In today’s post: C# 7.3 introduces new generic constraints; Visual Studio 2019 v16.1 has been released; The true cost of multitasking isn’t what you think; An oral history of the hamburger icon; and, sometimes Select() really is broken.
Sharpen the Saw used to be an email newsletter of information I published for the professional development of software developers. Now it’s a series of blog posts. While targeted primarily at developers working with the Microsoft technology stack, content covers a wider range of topics.
Dissecting new generics constraints in C# 7.3
The latest minor language update of C# includes new kinds of generic constraint: unmanaged, Enum and Delegate. None of these are going to revolutionise the way we write code, but they’re certainly useful.
Visual Studio 2019 version 16.1
For a minor point release, the new version of Visual Studio 2019 has a surprising number of new features. My favourites include Intellicode (a turbo charged version of Intellisense that’s driven by machine learning) and some significant performance improvements.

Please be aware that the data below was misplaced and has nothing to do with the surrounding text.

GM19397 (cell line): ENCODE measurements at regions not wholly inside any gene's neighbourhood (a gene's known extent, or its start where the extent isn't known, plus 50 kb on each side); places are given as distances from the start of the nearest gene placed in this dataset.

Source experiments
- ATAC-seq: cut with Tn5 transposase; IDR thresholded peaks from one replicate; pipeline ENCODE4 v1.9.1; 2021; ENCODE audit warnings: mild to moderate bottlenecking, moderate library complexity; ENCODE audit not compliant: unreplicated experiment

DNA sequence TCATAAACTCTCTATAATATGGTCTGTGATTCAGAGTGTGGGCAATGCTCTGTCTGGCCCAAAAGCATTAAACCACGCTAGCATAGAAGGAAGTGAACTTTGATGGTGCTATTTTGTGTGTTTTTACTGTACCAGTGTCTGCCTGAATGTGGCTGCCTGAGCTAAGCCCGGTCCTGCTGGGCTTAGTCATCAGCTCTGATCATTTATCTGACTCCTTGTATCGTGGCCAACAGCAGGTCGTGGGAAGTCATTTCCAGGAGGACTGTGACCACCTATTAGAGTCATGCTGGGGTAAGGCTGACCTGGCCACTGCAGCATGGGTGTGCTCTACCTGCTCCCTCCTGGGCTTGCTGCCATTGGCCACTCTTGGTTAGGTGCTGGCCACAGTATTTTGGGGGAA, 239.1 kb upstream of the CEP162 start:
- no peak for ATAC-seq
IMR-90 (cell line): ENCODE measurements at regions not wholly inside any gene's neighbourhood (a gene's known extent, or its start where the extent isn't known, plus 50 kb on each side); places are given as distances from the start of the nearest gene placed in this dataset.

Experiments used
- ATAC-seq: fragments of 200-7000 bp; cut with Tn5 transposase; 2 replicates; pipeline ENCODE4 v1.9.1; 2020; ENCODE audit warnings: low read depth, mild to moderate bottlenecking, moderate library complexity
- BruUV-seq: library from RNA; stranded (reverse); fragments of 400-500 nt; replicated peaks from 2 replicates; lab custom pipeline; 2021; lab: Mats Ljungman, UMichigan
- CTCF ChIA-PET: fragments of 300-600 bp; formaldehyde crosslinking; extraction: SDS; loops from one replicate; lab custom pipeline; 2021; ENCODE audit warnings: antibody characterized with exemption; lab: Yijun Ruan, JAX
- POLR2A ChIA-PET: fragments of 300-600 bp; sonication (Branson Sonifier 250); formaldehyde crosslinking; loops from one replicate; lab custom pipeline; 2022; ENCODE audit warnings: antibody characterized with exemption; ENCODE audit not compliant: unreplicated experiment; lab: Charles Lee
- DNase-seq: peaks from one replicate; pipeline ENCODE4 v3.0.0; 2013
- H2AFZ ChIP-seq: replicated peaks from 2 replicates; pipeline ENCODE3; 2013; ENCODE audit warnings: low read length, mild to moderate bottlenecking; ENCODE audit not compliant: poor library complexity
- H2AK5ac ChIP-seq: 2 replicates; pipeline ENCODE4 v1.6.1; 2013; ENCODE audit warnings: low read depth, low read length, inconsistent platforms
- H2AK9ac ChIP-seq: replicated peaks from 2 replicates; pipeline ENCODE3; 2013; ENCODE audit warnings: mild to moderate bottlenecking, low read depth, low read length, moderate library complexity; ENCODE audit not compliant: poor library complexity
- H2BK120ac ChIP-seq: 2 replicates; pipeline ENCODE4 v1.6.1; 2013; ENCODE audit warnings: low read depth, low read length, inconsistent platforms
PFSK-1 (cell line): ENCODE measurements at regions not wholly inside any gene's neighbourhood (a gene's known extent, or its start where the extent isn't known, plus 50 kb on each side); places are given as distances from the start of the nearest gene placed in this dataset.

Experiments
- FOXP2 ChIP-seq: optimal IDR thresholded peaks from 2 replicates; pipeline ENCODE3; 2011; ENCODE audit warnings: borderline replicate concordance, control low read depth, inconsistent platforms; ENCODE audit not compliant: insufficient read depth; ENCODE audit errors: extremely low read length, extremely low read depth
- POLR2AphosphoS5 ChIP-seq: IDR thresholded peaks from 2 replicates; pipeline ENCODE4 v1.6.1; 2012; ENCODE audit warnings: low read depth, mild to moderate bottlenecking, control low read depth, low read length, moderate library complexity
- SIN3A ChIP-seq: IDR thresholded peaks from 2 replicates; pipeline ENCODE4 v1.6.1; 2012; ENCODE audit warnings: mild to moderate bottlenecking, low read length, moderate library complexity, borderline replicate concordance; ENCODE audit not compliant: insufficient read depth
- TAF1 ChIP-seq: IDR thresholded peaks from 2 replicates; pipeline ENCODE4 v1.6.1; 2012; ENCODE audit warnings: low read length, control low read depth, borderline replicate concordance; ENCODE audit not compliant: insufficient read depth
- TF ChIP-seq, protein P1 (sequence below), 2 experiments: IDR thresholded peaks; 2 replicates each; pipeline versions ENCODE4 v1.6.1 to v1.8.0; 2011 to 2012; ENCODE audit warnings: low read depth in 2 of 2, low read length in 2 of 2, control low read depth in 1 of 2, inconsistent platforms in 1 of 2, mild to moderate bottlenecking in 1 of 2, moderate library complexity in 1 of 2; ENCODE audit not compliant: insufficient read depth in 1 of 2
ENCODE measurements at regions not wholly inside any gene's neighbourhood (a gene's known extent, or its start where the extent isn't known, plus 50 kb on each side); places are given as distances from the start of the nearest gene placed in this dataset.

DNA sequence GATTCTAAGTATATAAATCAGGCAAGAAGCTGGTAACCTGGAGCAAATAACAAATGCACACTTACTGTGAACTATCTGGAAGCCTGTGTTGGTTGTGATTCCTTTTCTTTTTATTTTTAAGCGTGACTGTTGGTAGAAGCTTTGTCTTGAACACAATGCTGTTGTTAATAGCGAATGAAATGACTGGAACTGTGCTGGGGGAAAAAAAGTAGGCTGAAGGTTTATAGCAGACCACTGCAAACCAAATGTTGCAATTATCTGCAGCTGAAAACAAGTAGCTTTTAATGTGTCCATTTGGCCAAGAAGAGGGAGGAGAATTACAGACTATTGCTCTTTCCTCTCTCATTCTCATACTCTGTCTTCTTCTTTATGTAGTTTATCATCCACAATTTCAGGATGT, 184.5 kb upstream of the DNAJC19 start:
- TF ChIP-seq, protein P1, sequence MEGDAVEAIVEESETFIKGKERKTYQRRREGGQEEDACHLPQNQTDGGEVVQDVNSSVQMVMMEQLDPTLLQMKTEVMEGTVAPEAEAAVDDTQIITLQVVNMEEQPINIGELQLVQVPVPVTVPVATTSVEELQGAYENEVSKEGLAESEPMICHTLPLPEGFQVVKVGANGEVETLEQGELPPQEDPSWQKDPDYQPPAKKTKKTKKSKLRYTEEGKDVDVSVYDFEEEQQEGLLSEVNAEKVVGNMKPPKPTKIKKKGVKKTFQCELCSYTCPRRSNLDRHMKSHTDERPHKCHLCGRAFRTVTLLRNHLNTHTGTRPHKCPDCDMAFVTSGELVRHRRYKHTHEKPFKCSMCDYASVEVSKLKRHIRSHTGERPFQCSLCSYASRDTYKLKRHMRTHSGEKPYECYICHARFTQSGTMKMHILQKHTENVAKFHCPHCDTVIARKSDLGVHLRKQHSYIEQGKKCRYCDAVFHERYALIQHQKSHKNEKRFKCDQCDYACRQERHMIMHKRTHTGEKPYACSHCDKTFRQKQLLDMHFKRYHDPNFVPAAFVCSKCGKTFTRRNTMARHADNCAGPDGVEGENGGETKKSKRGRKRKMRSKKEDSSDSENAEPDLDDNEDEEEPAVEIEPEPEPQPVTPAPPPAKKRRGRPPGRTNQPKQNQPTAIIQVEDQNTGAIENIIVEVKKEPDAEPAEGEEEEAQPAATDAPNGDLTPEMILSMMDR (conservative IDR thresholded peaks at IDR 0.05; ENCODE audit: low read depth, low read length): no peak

The True Cost of Multitasking Isn’t Productivity—It’s Mental Health
Conventional wisdom says that attempting to multitask has a major detrimental effect on productivity. It turns out that the issue is more complicated - in some cases, multitasking can be a productive approach. But, there’s a surprising cost.
An oral history of the hamburger icon (from the people who were there)
Have you ever wondered where the hamburger icon originated? Ubiquitous on modern smartphones, it turns out this particular icon has a much longer history than you might expect.
When Select() is Broken
Common wisdom in IT is that “Select() isn’t broken” - if you aren’t getting the results you expect, you can be virtually certain that the problem is in your code, not in the rest of the system.
Sometimes, however, the system really is broken … In this presentation, Oren Eini talks about some examples found during the development of RavenDB.
Length: 1h 10m
Audience: Experienced Developers